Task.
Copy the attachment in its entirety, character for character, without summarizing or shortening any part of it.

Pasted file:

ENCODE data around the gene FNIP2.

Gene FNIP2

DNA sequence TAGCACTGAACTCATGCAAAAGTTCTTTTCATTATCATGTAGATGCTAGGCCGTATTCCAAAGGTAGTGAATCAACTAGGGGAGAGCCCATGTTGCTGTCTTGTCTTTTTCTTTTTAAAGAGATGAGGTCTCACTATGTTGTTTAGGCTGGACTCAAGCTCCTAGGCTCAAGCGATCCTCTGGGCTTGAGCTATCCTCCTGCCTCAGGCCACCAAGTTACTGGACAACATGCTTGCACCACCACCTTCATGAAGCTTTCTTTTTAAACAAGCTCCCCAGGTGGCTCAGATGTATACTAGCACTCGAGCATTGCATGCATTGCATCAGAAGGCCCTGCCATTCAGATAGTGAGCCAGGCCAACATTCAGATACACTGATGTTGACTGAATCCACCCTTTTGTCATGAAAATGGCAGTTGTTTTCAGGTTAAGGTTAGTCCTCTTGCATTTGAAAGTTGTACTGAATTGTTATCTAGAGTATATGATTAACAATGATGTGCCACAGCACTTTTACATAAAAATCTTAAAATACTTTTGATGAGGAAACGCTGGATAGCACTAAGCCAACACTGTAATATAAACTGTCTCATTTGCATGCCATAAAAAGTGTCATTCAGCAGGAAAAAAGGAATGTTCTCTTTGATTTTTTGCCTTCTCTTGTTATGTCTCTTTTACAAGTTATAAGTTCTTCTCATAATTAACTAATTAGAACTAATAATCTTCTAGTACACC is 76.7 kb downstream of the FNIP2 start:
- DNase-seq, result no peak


ENCODE data around the gene FNIP2.

Gene FNIP2

DNA sequence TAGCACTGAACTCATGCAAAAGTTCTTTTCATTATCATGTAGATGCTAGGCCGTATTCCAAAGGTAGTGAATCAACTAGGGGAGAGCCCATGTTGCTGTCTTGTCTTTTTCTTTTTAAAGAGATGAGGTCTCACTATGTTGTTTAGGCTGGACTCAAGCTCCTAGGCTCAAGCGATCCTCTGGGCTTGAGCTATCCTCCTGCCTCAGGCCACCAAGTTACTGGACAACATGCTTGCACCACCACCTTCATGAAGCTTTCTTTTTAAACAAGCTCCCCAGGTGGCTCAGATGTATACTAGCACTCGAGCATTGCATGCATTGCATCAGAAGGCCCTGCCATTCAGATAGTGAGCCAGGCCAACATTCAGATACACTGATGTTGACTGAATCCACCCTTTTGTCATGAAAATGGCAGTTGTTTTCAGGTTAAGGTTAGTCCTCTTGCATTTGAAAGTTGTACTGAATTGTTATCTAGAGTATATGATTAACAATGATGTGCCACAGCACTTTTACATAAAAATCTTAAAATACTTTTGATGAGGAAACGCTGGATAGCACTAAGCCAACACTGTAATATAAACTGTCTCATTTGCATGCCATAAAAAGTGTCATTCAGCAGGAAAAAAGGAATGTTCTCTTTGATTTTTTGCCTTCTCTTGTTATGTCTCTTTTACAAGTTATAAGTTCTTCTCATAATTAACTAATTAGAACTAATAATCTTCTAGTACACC is 76.7 kb downstream of the FNIP2 start:
- DNase-seq, result no peak